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<Shirl M>
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Can you possibly tell me why the leaves on a Purple Plum tree I have might be turning green? The tree did receive some leaf damage from insects - I have sprayed for that. I water the tree twice weekly. We are in an area that has been in a drought since the spring and have received rain only about every other week. Thank you.
 
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<Mark Goodwin>
posted
Reply to post by Shirl M, on July 24, 2002 at 07:21:34:

I have some questions.
Did all the leaves start as purple and turn green?
Did all the leaves just begin as green this season?
Are there new leaves that are green and older leaves that are purple?
Is this a fruiting plum with purple leaves?
What is the variety name?
Where does this tree live?
How long has the tree been there?
When did you start watering the plant, since the drought began?
Are the leaves damaged in any way?

Some varieties of plum are less purple in the leaf than others.
A flush of growth might begin green and darken to purple later.
 
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<Shirl M>
posted
Reply to post by Mark Goodwin, on July 24, 2002 at 07:21:34:

All the leaves started as purple and are fading to green. I just planted the tree in the spring and the newer leaves are coming in purple. It is a Newport Purple Leaf Flowering Plum and is planted in a sunny location in Maryland. I watered the tree every 2 to 3 days for the first 2 weeks and then twice a week since then - we have been in a drought since the spring. The leaves have holes in them from insects - I have sprayed the tree for insects.
 
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<Mark Goodwin>
posted
Reply to post by Shirl M, on July 25, 2002 at 11:36:45:

I have to admit I am guessing at this point.
Sometimes insect damage can cause color change in leaves.
What insect was the target of your pesticide, and what pesticide did you apply?
Leaf color is influenced by various pigments, including chlorophylls and carotenoids (which work in photosynthesis), and anthocyanins.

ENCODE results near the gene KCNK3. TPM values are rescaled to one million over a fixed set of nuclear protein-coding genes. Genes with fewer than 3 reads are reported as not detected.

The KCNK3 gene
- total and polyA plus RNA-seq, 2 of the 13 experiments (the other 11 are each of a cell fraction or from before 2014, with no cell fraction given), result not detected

Perhaps the pigments affecting purple coloration were damaged in some way, selectively leaving the chlorophylls?

Another thought: I have seen some trees with purple coloration shift toward green when they encounter insufficient light.
Anthocyanins (if I recall correctly) help plants to adapt to intense light exposure. Often, new growth is anthocyanin-rich.
But you say the tree is in a sunny location.

Also, the fact that your tree has suffered severe insect attack may point to a lack of vigor.
 
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<Mark Goodwin>
posted
Reply to post by Shirl M, on July 24, 2002 at 07:21:34:

Your tree problem has bothered me. When a similar post came in, I began to wonder about your irrigation practices toward your tree.

General statements about frequency of watering can be misleading. What is important to know is:
How much water is in the root zone?
Is soil water draining quickly enough through the root zone to prevent saturation for long periods?

Too much water depends on soil drainage properties, as well as quantity and rate of application. Consider whether it is possible you may be over-saturating the soil and that it may not be draining properly.

I have included a link which deals with garden irrigation principles. While it is designed for another area of the country, it should still offer some valuable basic information.
 
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